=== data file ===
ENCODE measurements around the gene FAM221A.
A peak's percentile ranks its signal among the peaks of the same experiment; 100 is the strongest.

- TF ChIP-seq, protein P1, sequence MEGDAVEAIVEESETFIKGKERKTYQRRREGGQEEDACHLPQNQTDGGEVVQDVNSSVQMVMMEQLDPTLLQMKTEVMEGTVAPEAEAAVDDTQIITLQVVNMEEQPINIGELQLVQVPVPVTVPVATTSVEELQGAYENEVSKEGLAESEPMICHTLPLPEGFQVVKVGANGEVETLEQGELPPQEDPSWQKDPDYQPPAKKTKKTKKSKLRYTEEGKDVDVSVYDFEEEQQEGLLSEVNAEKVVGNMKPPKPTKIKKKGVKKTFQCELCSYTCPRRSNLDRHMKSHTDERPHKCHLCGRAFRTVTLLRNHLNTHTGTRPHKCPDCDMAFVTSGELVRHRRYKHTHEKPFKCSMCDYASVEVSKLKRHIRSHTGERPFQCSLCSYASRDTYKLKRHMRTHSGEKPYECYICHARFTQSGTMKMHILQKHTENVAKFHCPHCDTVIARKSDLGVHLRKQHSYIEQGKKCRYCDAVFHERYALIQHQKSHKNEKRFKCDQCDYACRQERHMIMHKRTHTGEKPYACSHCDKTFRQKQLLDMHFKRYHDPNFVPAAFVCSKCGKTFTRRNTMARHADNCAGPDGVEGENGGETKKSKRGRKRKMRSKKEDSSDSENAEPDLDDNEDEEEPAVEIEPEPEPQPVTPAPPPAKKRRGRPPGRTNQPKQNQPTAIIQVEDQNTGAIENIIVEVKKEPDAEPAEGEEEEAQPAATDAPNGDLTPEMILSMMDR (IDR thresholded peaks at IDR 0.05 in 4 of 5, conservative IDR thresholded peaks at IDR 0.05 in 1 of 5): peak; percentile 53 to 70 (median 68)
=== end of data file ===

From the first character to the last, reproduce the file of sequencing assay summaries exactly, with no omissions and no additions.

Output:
ENCODE measurements around the gene FAM221A.
A peak's percentile ranks its signal among the peaks of the same experiment; 100 is the strongest.

- TF ChIP-seq, protein P1, sequence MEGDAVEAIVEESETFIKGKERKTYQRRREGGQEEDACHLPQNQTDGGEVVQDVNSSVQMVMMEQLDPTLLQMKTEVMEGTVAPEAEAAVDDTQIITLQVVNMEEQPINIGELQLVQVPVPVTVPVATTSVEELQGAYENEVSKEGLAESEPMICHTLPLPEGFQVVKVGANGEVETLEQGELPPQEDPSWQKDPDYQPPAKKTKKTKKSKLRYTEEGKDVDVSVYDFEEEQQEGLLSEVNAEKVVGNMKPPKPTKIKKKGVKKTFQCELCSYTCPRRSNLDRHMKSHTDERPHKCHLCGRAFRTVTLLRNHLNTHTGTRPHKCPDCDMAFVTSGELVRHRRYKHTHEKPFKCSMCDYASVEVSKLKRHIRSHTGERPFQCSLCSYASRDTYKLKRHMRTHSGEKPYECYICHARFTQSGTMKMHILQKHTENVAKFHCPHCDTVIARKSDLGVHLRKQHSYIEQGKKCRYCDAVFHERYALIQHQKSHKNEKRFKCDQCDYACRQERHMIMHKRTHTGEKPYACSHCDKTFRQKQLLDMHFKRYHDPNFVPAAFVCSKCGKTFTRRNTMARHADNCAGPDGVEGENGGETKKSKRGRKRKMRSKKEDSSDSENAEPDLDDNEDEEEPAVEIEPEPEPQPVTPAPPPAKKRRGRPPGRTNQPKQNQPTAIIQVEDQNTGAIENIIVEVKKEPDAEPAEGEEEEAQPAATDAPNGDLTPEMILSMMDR (IDR thresholded peaks at IDR 0.05 in 4 of 5, conservative IDR thresholded peaks at IDR 0.05 in 1 of 5): peak; percentile 53 to 70 (median 68)